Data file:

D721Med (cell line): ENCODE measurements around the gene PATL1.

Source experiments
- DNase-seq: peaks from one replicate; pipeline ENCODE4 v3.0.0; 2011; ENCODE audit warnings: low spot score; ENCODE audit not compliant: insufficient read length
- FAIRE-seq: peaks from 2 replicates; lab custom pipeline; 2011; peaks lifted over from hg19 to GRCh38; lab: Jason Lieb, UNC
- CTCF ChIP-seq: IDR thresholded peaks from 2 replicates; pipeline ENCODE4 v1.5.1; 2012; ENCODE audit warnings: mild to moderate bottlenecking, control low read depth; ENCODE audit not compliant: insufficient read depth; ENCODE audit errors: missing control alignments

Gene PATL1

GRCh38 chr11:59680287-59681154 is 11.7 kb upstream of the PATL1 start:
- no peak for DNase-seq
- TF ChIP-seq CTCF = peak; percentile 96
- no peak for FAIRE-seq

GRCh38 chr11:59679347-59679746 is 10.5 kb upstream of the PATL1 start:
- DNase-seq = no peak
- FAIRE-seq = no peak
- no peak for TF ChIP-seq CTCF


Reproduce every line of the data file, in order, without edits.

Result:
D721Med (cell line): ENCODE measurements around the gene PATL1.

Source experiments
- DNase-seq: peaks from one replicate; pipeline ENCODE4 v3.0.0; 2011; ENCODE audit warnings: low spot score; ENCODE audit not compliant: insufficient read length
- FAIRE-seq: peaks from 2 replicates; lab custom pipeline; 2011; peaks lifted over from hg19 to GRCh38; lab: Jason Lieb, UNC
- CTCF ChIP-seq: IDR thresholded peaks from 2 replicates; pipeline ENCODE4 v1.5.1; 2012; ENCODE audit warnings: mild to moderate bottlenecking, control low read depth; ENCODE audit not compliant: insufficient read depth; ENCODE audit errors: missing control alignments

Gene PATL1

GRCh38 chr11:59680287-59681154 is 11.7 kb upstream of the PATL1 start:
- no peak for DNase-seq
- TF ChIP-seq CTCF = peak; percentile 96
- no peak for FAIRE-seq

GRCh38 chr11:59679347-59679746 is 10.5 kb upstream of the PATL1 start:
- DNase-seq = no peak
- FAIRE-seq = no peak
- no peak for TF ChIP-seq CTCF